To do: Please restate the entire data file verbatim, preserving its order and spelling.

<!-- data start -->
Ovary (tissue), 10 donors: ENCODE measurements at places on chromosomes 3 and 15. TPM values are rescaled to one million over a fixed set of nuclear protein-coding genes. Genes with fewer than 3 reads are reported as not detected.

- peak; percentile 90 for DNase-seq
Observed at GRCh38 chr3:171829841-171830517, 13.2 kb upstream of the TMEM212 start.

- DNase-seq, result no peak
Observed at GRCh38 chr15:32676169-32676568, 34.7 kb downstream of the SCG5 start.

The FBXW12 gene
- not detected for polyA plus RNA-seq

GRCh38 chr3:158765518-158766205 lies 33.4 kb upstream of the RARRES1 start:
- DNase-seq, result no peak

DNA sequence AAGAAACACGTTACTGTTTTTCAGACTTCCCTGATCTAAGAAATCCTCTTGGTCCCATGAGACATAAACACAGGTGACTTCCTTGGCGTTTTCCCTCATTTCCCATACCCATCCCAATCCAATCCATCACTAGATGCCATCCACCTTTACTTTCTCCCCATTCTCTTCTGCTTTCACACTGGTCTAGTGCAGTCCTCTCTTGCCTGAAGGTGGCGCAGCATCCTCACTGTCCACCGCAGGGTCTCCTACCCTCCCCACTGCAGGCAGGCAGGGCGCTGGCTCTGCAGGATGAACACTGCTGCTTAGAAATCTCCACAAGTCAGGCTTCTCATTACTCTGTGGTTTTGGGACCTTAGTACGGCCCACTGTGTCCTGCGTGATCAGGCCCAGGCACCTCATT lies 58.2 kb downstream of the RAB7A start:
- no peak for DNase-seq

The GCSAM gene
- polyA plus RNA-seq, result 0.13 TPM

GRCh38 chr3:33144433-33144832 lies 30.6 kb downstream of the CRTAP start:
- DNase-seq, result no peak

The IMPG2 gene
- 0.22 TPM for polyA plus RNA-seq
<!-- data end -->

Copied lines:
Ovary (tissue), 10 donors: ENCODE measurements at places on chromosomes 3 and 15. TPM values are rescaled to one million over a fixed set of nuclear protein-coding genes. Genes with fewer than 3 reads are reported as not detected.

- peak; percentile 90 for DNase-seq
Observed at GRCh38 chr3:171829841-171830517, 13.2 kb upstream of the TMEM212 start.

- DNase-seq, result no peak
Observed at GRCh38 chr15:32676169-32676568, 34.7 kb downstream of the SCG5 start.

The FBXW12 gene
- not detected for polyA plus RNA-seq

GRCh38 chr3:158765518-158766205 lies 33.4 kb upstream of the RARRES1 start:
- DNase-seq, result no peak

DNA sequence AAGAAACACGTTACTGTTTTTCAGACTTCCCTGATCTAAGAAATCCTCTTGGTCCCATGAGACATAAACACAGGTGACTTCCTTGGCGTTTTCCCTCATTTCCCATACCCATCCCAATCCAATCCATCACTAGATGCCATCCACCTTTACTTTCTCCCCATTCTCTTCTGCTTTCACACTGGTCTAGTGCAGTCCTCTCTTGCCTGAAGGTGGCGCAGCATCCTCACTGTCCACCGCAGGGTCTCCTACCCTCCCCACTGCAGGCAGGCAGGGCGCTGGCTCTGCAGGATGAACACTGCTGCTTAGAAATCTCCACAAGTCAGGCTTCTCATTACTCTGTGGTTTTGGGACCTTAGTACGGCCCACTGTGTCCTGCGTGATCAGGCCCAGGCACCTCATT lies 58.2 kb downstream of the RAB7A start:
- no peak for DNase-seq

The GCSAM gene
- polyA plus RNA-seq, result 0.13 TPM

GRCh38 chr3:33144433-33144832 lies 30.6 kb downstream of the CRTAP start:
- DNase-seq, result no peak

The IMPG2 gene
- 0.22 TPM for polyA plus RNA-seq